The above requirements of detailing the facts upon which a conclusionary allegation is based, and of explaining delay in raising the question, apply also to petitioner's second contention: "That your petitioner was proceeded against, convicted and sentenced to prison for his NATURAL LIFE while he was MENTAL INFIRMITY [sic] incapable of making his defense, for the reason of his involuntary servitude of longcontinued intoxication for over a period of years." Petitioner alleges that there was an "Examination made by the request of the trial judge, of the defendants [sic] insanity" but complains that the question was not "submitted to a jury for their consideration." However, petitioner does not state the evidence upon which the trial judge determined that he was sane, and therefore we have no means of knowing whether the determination is subject to attack. Furthermore, petitioner does not allege that he demanded a jury trial, as he should have done under section 1368 of the Penal Code if he wished the question of his sanity submitted to a jury. That section, in material part, provides, "If at any time during the pendency of an action and prior to judgment a doubt arises as to the sanity of the defendant, the court must order the question as to his sanity to be determined by a trial by the court without a jury, or with a jury, if a trial by jury is demanded . . ." (Italics added.)
 Next, petitioner alleges that the attorney who represented him at the trial "obtained the case through fraud from the Brother of the petitioner for the sum of one hundred (100) dollars" and that the attorney "is untruthful, unfaithful and working hand to hand with the prosecutor in depriving the defendant of his `life' and `liberty' without `due process of law.'" There are no allegations of specific facts supporting the conclusions of fraud and untruthfulness.
 Finally, petitioner alleges that the warden of the prison refuses to allow petitioner to have a certified copy of the warrant of his arrest which, pursuant to petitioner's request, was sent to petitioner, in care of the warden, by the clerk of the municipal court; that on the 9th and 19th of April, 1948, "petitioner was denied legal communication with the said clerk on obtaining information in connection with the proceedings against petitioner. That your petitioners [sic] out-going `Registered Mail' which was registered in the post office and charged to him here at San Quentin Prison was not delivered to the place so addressed. That your petitioner has good cause to believe that the said `Registered Mail' was kept or destroyed by the authorities here at the prison, and can produce the numbers and dates of all mail and copies of same." Whatever the certified copy of the warrant of arrest may show, it is not made to appear here how it could affect the legality of petitioner's imprisonment under the subsequent judgment of conviction. And in the absence of allegations as to the nature and substance of the communications which petitioner assertedly is not allowed to send to the court clerk, we cannot say that the prison officials are not justified in refusing to permit such correspondence.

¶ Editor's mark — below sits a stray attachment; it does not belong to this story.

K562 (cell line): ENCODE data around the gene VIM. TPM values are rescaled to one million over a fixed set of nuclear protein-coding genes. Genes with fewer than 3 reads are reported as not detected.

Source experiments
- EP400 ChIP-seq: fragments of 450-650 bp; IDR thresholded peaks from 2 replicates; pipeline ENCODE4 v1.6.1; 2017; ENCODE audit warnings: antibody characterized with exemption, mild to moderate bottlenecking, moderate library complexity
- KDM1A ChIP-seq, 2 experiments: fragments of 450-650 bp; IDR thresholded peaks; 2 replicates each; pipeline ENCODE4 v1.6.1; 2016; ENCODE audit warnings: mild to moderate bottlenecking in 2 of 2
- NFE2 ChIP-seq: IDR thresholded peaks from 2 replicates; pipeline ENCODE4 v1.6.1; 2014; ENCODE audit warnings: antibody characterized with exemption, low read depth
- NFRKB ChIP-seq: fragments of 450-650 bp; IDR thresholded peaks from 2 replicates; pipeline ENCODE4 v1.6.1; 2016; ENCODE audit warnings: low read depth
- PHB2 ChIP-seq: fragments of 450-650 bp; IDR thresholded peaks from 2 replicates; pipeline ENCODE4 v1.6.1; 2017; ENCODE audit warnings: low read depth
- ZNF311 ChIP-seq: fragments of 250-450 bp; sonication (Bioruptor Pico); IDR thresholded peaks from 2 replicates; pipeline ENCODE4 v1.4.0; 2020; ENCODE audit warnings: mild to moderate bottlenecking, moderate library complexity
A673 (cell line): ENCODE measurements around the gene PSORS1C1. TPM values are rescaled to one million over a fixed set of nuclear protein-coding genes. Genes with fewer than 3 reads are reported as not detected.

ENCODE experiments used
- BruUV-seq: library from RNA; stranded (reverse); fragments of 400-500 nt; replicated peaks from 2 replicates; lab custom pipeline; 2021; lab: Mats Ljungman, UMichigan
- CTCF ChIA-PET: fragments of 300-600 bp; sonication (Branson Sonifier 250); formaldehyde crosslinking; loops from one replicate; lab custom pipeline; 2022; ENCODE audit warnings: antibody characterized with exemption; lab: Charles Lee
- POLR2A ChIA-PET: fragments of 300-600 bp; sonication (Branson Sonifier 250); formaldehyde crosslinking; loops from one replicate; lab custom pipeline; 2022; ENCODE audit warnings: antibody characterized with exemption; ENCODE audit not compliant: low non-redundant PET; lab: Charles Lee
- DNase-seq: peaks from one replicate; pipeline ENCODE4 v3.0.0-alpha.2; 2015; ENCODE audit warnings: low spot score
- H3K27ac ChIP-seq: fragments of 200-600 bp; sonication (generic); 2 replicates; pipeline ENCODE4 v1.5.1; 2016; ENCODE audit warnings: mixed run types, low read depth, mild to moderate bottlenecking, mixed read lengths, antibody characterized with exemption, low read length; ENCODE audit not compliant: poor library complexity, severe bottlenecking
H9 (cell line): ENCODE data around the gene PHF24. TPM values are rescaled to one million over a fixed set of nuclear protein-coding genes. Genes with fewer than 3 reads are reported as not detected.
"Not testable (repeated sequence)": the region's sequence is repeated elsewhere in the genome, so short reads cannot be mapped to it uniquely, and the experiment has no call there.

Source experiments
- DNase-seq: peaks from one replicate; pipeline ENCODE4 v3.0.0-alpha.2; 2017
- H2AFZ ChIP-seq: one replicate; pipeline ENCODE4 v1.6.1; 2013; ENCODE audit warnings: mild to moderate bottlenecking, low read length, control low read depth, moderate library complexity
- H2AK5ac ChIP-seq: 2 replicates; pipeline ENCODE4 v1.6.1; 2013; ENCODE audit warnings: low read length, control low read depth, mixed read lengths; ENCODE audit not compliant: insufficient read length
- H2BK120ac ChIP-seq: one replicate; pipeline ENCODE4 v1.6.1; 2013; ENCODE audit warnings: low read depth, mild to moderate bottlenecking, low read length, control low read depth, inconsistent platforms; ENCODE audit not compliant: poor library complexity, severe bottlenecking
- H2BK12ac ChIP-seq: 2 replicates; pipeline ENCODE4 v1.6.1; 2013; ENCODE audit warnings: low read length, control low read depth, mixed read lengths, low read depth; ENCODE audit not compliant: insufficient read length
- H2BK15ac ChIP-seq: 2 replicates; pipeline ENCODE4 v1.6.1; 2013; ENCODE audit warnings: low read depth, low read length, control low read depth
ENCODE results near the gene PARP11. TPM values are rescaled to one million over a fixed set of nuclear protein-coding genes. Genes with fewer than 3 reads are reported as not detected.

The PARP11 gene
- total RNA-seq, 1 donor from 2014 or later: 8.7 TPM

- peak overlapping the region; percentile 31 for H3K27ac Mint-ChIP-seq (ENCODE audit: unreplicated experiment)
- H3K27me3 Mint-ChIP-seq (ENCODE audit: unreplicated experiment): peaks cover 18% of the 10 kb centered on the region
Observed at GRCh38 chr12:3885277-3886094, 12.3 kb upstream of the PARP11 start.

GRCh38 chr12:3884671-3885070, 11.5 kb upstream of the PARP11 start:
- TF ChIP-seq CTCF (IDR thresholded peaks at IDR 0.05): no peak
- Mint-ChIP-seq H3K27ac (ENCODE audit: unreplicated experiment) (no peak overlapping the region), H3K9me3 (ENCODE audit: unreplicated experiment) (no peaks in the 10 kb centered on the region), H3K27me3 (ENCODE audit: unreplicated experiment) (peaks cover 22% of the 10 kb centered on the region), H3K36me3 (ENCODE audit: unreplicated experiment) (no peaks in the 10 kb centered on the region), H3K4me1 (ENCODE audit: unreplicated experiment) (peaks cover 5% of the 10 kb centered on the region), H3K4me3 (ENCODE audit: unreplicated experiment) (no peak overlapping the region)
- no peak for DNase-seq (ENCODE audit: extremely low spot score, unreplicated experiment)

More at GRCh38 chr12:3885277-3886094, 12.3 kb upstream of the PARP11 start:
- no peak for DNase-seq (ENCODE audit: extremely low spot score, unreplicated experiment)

It should be noted that no question of the abuse of the writ of habeas corpus is before us ( cf., Price v. Johnston (1947), 334 U.S. 266, 286 [68 S.Ct. 1049, 92 L.Ed. 1356]), and that our determination that the vague, conclusionary allegations of the present petition are insufficient to warrant issuance of the writ is not a ruling on the merits of the issues which petitioner has attempted to raise ( cf., Pyle v. Kansas (1942), 317 U.S. 213, 216 [63 S.Ct. 177, 87 L.Ed. 214]; Williams v. Kaiser (1944), 323 U.S. 471 [65 S.Ct. 363, 89 L.Ed. 398]; Tompkins v. Missouri (1944), 323 U.S. 485 [65 S.Ct. 370, 89 L.Ed. 407]; Rice v. Olson (1944), 324 U.S. 786 [65 S.Ct. 989, 89 L.Ed. 1367]). We are entitled to and we do require of a convicted defendant that he allege with particularity the facts upon which he would have a final judgment overturned and that he fully disclose his reasons for delaying in the presentation of those facts. This procedural requirement does not place upon an indigent prisoner who seeks to raise questions of the denial of fundamental rights in propria persona any burden of complying with technicalities; it simply demands of him a measure of frankness in disclosing his factual situation.
The application for the writ is denied without prejudice to the filing of a new petition which shall meet the requirements above specified.
Gibson, C.J., Shenk, J., Edmonds, J., Carter, J., Traynor, J., and Spence, J., concurred.